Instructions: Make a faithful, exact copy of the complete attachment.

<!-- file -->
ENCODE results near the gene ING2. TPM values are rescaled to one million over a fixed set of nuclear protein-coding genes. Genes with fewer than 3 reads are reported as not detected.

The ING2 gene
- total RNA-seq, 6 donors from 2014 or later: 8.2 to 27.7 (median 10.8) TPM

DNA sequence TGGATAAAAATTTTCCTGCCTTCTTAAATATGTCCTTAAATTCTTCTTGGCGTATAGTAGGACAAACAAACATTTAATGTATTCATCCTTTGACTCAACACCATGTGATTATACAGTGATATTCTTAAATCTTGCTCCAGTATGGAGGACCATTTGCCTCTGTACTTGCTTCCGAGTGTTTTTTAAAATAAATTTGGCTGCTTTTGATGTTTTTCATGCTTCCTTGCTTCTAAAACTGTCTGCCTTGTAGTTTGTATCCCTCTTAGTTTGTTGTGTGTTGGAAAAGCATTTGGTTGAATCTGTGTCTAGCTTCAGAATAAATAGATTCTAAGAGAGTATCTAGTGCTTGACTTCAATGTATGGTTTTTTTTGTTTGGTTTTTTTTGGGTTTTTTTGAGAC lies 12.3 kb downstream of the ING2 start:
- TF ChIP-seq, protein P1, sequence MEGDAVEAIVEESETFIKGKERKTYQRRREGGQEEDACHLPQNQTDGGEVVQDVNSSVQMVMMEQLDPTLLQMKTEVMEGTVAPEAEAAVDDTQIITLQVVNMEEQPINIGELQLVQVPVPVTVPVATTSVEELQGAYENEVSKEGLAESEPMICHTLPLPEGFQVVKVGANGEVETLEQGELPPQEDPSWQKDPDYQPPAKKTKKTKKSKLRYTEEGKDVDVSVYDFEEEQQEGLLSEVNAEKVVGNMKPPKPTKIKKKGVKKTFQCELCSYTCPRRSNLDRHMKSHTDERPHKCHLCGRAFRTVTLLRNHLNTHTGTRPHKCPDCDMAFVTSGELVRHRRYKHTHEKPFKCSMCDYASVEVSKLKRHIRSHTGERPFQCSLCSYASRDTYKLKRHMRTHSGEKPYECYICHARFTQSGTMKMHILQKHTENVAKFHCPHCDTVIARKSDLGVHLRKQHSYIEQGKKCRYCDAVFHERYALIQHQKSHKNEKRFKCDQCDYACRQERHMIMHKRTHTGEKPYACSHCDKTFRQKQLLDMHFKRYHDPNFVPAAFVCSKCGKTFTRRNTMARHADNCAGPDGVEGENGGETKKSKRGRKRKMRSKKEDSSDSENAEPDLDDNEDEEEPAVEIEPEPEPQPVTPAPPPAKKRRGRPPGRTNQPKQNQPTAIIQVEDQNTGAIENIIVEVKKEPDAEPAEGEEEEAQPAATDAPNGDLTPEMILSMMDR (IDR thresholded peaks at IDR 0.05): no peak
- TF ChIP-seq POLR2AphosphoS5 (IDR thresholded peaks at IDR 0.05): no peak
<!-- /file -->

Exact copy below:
ENCODE results near the gene ING2. TPM values are rescaled to one million over a fixed set of nuclear protein-coding genes. Genes with fewer than 3 reads are reported as not detected.

The ING2 gene
- total RNA-seq, 6 donors from 2014 or later: 8.2 to 27.7 (median 10.8) TPM

DNA sequence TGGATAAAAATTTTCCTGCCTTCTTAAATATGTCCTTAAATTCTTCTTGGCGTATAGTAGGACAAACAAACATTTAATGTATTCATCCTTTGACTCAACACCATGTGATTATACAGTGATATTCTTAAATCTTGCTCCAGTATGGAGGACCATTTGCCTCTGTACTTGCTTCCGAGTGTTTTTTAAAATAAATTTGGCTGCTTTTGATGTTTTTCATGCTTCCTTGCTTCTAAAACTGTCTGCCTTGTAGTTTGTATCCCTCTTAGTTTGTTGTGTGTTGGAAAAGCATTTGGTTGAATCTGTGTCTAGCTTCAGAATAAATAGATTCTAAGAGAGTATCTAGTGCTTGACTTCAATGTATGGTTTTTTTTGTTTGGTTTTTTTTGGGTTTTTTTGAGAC lies 12.3 kb downstream of the ING2 start:
- TF ChIP-seq, protein P1, sequence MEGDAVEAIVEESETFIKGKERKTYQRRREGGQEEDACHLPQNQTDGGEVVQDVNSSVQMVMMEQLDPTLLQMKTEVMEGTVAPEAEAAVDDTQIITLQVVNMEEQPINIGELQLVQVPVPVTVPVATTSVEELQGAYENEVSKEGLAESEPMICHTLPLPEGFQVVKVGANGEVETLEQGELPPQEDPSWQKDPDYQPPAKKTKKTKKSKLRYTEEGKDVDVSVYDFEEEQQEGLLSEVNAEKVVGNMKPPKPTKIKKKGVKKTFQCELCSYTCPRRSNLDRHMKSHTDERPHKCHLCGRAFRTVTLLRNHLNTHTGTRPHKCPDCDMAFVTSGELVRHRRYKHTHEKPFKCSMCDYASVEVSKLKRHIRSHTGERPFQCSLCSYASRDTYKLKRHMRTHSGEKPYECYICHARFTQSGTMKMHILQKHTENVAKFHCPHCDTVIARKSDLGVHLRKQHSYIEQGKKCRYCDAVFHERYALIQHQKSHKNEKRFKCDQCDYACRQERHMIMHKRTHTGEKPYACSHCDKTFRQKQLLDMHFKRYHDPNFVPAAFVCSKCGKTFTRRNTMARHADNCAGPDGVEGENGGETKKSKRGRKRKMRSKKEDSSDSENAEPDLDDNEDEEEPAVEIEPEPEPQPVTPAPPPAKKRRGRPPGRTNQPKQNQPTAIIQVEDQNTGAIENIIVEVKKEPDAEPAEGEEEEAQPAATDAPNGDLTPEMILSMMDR (IDR thresholded peaks at IDR 0.05): no peak
- TF ChIP-seq POLR2AphosphoS5 (IDR thresholded peaks at IDR 0.05): no peak